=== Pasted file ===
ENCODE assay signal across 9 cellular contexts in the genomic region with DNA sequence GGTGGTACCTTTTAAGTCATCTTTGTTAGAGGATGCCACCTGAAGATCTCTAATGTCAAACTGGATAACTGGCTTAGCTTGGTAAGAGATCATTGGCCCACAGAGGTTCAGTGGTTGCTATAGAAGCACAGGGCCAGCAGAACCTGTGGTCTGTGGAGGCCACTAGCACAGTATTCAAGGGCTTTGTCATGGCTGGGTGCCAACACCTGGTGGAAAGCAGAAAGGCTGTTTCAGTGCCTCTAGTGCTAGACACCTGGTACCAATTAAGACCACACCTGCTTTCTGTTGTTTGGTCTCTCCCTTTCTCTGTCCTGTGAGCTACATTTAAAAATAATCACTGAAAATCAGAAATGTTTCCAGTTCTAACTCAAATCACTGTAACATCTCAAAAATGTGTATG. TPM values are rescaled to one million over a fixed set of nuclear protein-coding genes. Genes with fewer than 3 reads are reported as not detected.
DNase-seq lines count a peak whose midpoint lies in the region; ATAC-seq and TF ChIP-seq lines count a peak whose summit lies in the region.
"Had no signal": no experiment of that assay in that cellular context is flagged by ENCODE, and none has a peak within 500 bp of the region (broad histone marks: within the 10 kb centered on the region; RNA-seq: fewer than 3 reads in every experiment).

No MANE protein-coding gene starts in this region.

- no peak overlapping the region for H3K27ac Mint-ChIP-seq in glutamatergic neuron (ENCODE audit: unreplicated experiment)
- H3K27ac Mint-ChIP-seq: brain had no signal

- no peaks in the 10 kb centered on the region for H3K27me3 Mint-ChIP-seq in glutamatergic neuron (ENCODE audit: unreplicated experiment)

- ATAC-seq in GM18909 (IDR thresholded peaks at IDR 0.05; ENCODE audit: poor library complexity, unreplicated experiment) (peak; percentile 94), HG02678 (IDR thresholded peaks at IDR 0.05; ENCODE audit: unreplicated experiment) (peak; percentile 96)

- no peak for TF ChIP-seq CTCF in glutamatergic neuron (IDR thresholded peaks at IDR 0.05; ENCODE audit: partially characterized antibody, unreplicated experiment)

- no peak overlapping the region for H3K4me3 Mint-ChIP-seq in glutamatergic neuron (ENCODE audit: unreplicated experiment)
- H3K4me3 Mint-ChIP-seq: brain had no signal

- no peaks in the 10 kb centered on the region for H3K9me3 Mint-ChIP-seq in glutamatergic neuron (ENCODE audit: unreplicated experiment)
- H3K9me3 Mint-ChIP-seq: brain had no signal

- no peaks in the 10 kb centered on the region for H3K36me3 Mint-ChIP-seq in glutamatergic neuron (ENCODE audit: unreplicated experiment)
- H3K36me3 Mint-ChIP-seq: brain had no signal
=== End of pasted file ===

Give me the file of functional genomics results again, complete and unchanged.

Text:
ENCODE assay signal across 9 cellular contexts in the genomic region with DNA sequence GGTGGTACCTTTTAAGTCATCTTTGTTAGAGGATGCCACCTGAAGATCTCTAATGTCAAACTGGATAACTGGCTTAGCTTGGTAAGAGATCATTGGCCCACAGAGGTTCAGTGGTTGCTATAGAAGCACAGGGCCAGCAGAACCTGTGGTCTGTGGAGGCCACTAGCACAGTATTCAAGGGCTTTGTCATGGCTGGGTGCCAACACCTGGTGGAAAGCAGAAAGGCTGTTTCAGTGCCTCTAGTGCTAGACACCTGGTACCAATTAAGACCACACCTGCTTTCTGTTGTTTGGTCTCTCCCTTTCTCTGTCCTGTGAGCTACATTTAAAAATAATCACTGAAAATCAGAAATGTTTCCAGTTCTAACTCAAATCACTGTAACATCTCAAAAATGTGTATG. TPM values are rescaled to one million over a fixed set of nuclear protein-coding genes. Genes with fewer than 3 reads are reported as not detected.
DNase-seq lines count a peak whose midpoint lies in the region; ATAC-seq and TF ChIP-seq lines count a peak whose summit lies in the region.
"Had no signal": no experiment of that assay in that cellular context is flagged by ENCODE, and none has a peak within 500 bp of the region (broad histone marks: within the 10 kb centered on the region; RNA-seq: fewer than 3 reads in every experiment).

No MANE protein-coding gene starts in this region.

- no peak overlapping the region for H3K27ac Mint-ChIP-seq in glutamatergic neuron (ENCODE audit: unreplicated experiment)
- H3K27ac Mint-ChIP-seq: brain had no signal

- no peaks in the 10 kb centered on the region for H3K27me3 Mint-ChIP-seq in glutamatergic neuron (ENCODE audit: unreplicated experiment)

- ATAC-seq in GM18909 (IDR thresholded peaks at IDR 0.05; ENCODE audit: poor library complexity, unreplicated experiment) (peak; percentile 94), HG02678 (IDR thresholded peaks at IDR 0.05; ENCODE audit: unreplicated experiment) (peak; percentile 96)

- no peak for TF ChIP-seq CTCF in glutamatergic neuron (IDR thresholded peaks at IDR 0.05; ENCODE audit: partially characterized antibody, unreplicated experiment)

- no peak overlapping the region for H3K4me3 Mint-ChIP-seq in glutamatergic neuron (ENCODE audit: unreplicated experiment)
- H3K4me3 Mint-ChIP-seq: brain had no signal

- no peaks in the 10 kb centered on the region for H3K9me3 Mint-ChIP-seq in glutamatergic neuron (ENCODE audit: unreplicated experiment)
- H3K9me3 Mint-ChIP-seq: brain had no signal

- no peaks in the 10 kb centered on the region for H3K36me3 Mint-ChIP-seq in glutamatergic neuron (ENCODE audit: unreplicated experiment)
- H3K36me3 Mint-ChIP-seq: brain had no signal